Gray Lodge Auto Tour Loop to Close for Summer Repairs; New Fishing Pier to Be Built

Improvements are coming to the Gray Lodge Wildlife Area in Butte County.

Hosting some 80,000 visitors each year, Gray Lodge is one of the most heavily visited and used wildlife areas in the state, and construction work will restrict some public access over the next several months.

Work is scheduled to begin the week of June 15, 2020, on the auto tour loop on the west side of the wildlife area near Parking Lot 14. The auto tour loop and some nearby hiking trails will be closed during this construction period, which is expected to conclude around the first week in October, reopening in time for bird watching during peak fall and winter migrations.

Crews will regrade the steep slopes on the auto tour roadway to improve safety and add additional turnouts for wildlife viewing and passing. The pond bottoms along the auto tour loop will be reshaped to improve water movement and habitat management. The work is being funded through a $1.4 million grant from the state Wildlife Conservation Board.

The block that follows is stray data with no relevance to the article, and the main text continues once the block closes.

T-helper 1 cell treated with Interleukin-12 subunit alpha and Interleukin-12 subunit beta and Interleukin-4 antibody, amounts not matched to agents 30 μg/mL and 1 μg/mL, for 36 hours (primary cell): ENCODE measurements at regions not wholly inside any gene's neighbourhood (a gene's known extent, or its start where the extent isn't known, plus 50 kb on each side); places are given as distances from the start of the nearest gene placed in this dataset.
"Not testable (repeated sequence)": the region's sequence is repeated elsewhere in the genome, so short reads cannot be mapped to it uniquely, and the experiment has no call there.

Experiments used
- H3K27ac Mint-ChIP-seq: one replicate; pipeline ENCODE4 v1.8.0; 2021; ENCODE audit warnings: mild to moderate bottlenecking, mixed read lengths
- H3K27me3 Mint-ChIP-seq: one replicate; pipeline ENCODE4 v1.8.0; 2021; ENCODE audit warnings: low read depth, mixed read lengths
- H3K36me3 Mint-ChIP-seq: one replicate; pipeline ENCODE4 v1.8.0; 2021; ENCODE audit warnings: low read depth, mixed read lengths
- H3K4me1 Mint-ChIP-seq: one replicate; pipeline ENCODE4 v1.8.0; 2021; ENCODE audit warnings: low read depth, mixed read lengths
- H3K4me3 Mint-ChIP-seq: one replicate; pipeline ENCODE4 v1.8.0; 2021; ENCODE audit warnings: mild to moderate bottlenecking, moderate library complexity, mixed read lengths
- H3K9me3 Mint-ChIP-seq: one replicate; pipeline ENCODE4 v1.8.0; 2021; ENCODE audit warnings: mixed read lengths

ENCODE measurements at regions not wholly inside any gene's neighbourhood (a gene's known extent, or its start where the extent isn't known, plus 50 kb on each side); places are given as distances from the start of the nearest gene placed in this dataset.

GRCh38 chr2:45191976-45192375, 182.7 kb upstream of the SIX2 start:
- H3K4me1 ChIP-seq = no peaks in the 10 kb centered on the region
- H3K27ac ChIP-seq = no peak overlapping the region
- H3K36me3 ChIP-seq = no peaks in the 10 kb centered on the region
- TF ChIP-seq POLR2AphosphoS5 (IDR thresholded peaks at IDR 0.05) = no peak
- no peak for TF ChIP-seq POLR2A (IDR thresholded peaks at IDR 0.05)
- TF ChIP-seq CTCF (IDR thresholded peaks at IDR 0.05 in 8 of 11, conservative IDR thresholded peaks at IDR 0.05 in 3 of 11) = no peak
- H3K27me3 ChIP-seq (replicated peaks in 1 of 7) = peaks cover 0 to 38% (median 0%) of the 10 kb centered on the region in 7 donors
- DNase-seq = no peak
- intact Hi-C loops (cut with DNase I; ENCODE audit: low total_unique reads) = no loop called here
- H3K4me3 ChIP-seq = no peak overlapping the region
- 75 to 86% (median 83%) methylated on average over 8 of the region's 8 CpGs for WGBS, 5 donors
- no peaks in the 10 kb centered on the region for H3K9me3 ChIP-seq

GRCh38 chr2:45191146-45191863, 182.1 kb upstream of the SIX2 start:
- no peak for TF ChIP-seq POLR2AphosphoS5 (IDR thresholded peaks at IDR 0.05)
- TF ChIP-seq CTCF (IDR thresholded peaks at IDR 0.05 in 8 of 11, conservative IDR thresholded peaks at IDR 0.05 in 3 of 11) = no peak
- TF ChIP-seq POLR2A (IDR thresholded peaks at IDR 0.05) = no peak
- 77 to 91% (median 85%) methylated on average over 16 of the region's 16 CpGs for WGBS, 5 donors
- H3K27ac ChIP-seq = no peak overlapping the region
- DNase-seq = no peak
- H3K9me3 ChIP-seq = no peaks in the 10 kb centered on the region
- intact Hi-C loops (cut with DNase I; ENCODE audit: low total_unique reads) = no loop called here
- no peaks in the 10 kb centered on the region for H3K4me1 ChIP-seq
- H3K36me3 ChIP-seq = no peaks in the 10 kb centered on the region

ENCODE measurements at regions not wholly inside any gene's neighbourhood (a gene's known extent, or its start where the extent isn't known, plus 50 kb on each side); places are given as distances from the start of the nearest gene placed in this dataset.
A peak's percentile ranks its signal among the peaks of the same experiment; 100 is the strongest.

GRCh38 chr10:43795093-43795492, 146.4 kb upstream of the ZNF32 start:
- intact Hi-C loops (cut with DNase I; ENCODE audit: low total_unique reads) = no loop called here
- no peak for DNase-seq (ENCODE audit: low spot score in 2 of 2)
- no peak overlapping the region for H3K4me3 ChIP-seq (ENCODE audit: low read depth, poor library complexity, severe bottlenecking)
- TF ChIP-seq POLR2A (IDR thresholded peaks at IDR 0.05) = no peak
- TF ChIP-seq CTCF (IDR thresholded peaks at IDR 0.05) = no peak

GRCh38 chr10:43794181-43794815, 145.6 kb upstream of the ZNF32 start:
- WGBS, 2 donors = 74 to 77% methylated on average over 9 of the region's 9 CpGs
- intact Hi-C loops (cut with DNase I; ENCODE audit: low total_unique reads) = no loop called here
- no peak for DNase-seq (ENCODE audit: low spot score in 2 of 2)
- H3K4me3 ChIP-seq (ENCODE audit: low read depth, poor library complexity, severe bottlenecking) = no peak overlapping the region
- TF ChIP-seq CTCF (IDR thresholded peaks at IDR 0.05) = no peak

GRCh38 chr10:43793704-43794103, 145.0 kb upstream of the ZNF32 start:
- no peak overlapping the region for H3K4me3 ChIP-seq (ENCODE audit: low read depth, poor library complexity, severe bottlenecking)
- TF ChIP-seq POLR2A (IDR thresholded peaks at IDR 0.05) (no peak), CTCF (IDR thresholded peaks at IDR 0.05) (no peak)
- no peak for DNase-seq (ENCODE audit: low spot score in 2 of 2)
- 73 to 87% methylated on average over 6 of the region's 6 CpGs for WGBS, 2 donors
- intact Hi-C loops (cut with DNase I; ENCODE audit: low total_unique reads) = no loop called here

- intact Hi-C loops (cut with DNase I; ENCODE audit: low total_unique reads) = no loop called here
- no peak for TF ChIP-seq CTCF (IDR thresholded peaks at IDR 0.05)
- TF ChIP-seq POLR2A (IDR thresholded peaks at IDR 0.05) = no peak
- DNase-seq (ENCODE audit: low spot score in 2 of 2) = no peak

Over this same period, crews will also construct a mobility impaired fishing pier on the pond adjacent to Parking Lot 14 thanks to another $310,000 Wildlife Conservation Board grant. The pier will provide fishing access to the public throughout the spring and summer months when the wildlife area is open to fishing. For questions or additional information, please contact Gray Lodge directly at (530) 846-7500.

CDFW reminds Californians to abide by all state and local health guidelines regarding non-essential travel and physical distancing.

###

Media Contacts:
Peter Tira, CDFW Communications, (916) 215-3858

Dave VanBaren, CDFW North Central Region, (530) 846-7500

CDFW Photo: The view from the Gray Lodge Wildlife Area auto tour loop.

Keep Tahoe Bears Wild!

Agencies Remind Public to Practice Social Distancing and Proper Food, Garbage Storage